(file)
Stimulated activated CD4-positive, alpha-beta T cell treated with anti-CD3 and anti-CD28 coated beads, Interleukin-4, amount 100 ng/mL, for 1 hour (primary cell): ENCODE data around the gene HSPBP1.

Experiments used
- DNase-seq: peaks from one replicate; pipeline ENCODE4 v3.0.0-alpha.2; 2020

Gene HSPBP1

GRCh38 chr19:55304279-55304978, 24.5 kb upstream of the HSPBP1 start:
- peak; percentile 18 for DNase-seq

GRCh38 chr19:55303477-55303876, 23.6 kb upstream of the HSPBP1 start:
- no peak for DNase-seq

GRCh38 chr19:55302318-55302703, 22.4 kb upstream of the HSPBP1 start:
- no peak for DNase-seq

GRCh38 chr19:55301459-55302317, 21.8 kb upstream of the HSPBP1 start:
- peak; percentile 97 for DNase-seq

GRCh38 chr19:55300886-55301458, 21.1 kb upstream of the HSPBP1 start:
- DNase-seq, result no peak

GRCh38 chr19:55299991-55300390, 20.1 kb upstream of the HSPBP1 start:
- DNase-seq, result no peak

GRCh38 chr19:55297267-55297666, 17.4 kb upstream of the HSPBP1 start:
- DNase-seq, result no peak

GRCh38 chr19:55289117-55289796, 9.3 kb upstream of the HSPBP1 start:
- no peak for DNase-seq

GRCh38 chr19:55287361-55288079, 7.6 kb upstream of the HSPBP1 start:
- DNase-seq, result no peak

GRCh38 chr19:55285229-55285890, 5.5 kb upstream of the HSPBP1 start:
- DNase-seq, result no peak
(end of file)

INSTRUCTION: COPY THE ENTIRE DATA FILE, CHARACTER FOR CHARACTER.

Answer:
Stimulated activated CD4-positive, alpha-beta T cell treated with anti-CD3 and anti-CD28 coated beads, Interleukin-4, amount 100 ng/mL, for 1 hour (primary cell): ENCODE data around the gene HSPBP1.

Experiments used
- DNase-seq: peaks from one replicate; pipeline ENCODE4 v3.0.0-alpha.2; 2020

Gene HSPBP1

GRCh38 chr19:55304279-55304978, 24.5 kb upstream of the HSPBP1 start:
- peak; percentile 18 for DNase-seq

GRCh38 chr19:55303477-55303876, 23.6 kb upstream of the HSPBP1 start:
- no peak for DNase-seq

GRCh38 chr19:55302318-55302703, 22.4 kb upstream of the HSPBP1 start:
- no peak for DNase-seq

GRCh38 chr19:55301459-55302317, 21.8 kb upstream of the HSPBP1 start:
- peak; percentile 97 for DNase-seq

GRCh38 chr19:55300886-55301458, 21.1 kb upstream of the HSPBP1 start:
- DNase-seq, result no peak

GRCh38 chr19:55299991-55300390, 20.1 kb upstream of the HSPBP1 start:
- DNase-seq, result no peak

GRCh38 chr19:55297267-55297666, 17.4 kb upstream of the HSPBP1 start:
- DNase-seq, result no peak

GRCh38 chr19:55289117-55289796, 9.3 kb upstream of the HSPBP1 start:
- no peak for DNase-seq

GRCh38 chr19:55287361-55288079, 7.6 kb upstream of the HSPBP1 start:
- DNase-seq, result no peak

GRCh38 chr19:55285229-55285890, 5.5 kb upstream of the HSPBP1 start:
- DNase-seq, result no peak